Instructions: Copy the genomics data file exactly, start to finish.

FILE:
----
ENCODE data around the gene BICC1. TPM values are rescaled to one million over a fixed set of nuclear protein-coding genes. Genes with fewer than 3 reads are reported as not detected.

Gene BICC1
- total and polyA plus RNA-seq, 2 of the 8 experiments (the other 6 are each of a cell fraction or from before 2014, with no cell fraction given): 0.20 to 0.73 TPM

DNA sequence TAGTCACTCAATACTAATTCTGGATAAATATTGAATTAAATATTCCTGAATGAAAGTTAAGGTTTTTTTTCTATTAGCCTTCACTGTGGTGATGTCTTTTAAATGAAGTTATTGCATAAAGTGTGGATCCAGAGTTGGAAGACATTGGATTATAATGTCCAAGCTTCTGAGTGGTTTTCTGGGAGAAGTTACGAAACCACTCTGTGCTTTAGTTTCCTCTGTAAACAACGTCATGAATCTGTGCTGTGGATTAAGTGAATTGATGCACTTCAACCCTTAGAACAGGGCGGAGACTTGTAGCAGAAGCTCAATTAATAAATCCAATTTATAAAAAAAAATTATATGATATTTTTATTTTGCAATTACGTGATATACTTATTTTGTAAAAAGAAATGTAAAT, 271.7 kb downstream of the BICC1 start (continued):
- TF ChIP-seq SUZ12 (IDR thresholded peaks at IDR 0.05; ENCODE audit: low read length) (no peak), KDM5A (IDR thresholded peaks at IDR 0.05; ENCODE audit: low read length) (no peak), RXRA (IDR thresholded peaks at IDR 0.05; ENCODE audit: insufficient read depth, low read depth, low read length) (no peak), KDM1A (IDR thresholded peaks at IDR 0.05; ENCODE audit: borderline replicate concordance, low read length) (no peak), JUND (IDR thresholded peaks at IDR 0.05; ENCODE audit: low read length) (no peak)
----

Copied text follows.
ENCODE data around the gene BICC1. TPM values are rescaled to one million over a fixed set of nuclear protein-coding genes. Genes with fewer than 3 reads are reported as not detected.

Gene BICC1
- total and polyA plus RNA-seq, 2 of the 8 experiments (the other 6 are each of a cell fraction or from before 2014, with no cell fraction given): 0.20 to 0.73 TPM

DNA sequence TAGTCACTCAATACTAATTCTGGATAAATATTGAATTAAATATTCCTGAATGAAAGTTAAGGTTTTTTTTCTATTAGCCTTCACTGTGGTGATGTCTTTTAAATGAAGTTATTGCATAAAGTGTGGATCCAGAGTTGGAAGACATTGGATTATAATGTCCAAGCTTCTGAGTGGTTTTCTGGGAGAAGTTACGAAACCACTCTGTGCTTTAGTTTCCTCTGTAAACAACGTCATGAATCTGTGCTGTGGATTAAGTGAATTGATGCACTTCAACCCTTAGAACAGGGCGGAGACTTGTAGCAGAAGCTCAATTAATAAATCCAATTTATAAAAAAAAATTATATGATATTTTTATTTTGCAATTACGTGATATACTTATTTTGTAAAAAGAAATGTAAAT, 271.7 kb downstream of the BICC1 start (continued):
- TF ChIP-seq SUZ12 (IDR thresholded peaks at IDR 0.05; ENCODE audit: low read length) (no peak), KDM5A (IDR thresholded peaks at IDR 0.05; ENCODE audit: low read length) (no peak), RXRA (IDR thresholded peaks at IDR 0.05; ENCODE audit: insufficient read depth, low read depth, low read length) (no peak), KDM1A (IDR thresholded peaks at IDR 0.05; ENCODE audit: borderline replicate concordance, low read length) (no peak), JUND (IDR thresholded peaks at IDR 0.05; ENCODE audit: low read length) (no peak)